By DONOVAN HARRELL
As a child, Mike Fincke built his first model rocket and launched it with his parents at the Community College of Allegheny County on Pittsburgh’s North Side.
Soon, he had his own chance to leave the Earth’s atmosphere as an astronaut for NASA.
“Who would’ve guessed that 30-something years later, that I would actually be sitting in a rocket that’s very similar to the model that I built right here in Pittsburgh and smiling all the way up,” Fincke said.
Fincke and other NASA representatives touched down Nov. 6 at the University Club to show off the work being done 254 miles above Earth at the International Space Station, or ISS.
The presentation was part of Destination Station in collaboration with Pitt’s Office of Economic Partnerships. The representatives were met with an enthusiastic crowd of Pitt faculty, staff, students and grade schoolers.
The ISS orbits the Earth roughly every 90 minutes. A collective of astronauts, some from Russia, Japan or other countries, conduct research on behalf of companies such as SpaceX and Boeing.
Jonathan Volk, commercial innovation manager at the Center for the Advancement of Science in Space, or CASIS, told the audience that since the ISS was established in 1998, there have been more than 2,000 experiments conducted on it and 230 people have visited it.
Volk said the center is looking to grow interest in CASIS through reaching out to K-12 students and universities.
Jennifer Buchli, acting deputy chief scientist for the ISS, said microgravity at the ISS allows for some unique experiments as it changes the properties of fluids, cells and certain chemical reactions.
“Hot air doesn’t rise in microgravity like here on Earth,” she said. “Flames burn differently in microgravity; for sedimentation, particles don’t settle out. So, mixing is very different.”
Thanks to the experiments on board the ISS, Earthlings have received flame retardant clothing, which first responders use for protection, products that improve the shelf life of shampoos and shaving creams and several other innovations, Volk said.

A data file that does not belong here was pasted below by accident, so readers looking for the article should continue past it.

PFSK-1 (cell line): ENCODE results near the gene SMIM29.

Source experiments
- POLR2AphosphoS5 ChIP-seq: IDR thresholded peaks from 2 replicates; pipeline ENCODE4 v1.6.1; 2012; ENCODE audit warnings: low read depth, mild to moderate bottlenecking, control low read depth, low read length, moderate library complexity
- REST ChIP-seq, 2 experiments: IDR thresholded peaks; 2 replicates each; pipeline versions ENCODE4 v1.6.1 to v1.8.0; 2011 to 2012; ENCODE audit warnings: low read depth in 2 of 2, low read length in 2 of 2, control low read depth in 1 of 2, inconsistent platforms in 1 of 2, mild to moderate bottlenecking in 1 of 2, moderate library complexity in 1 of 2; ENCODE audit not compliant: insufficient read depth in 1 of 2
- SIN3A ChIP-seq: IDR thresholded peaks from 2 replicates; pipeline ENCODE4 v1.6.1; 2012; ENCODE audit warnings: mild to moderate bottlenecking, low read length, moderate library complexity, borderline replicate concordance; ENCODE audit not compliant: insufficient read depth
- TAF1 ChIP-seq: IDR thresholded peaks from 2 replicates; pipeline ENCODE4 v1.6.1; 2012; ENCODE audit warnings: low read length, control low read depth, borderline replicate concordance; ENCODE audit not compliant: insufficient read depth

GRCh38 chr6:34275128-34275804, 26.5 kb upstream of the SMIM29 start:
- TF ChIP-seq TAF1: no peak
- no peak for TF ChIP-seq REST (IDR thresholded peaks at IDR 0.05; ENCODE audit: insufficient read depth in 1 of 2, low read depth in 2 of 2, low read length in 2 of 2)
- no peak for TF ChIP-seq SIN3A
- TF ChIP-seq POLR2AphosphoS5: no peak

Finke, who formerly held the record for longest time spent in space at 381 days, shared some of his experiences as an astronaut working on board the ISS with his colleagues. It wasn’t all work and research though as he and some of his fellow astronauts knew how to have fun and “fly” around the space station.
Toward the end of his presentation, Fincke said sometimes he wished people on Earth would stop fighting and look up.
“We have a whole fantastic universe to go explore,” Fincke said. “Yet we decide as human beings to put our resources to fighting each other down here when we can actually be putting our resources together to go work as a team to explore the universe.”
He compared the planetary squabbling to his children getting into arguments in the back of his minivan when he drives.
“I’d have to tell them ‘stop it, don’t make me come back there,’ ” Fincke said. “I have the same kind of feelings aboard the International Space Station. I look down at our beautiful planet Earth as it goes by and I know we’re all fighting down there. … Sometimes, I have to look out the window and almost say, ‘Hey, don’t make me come down there.’”
Donovan Harrell is a writer for the University Times. Reach him at email@example.com or 412-383-9905.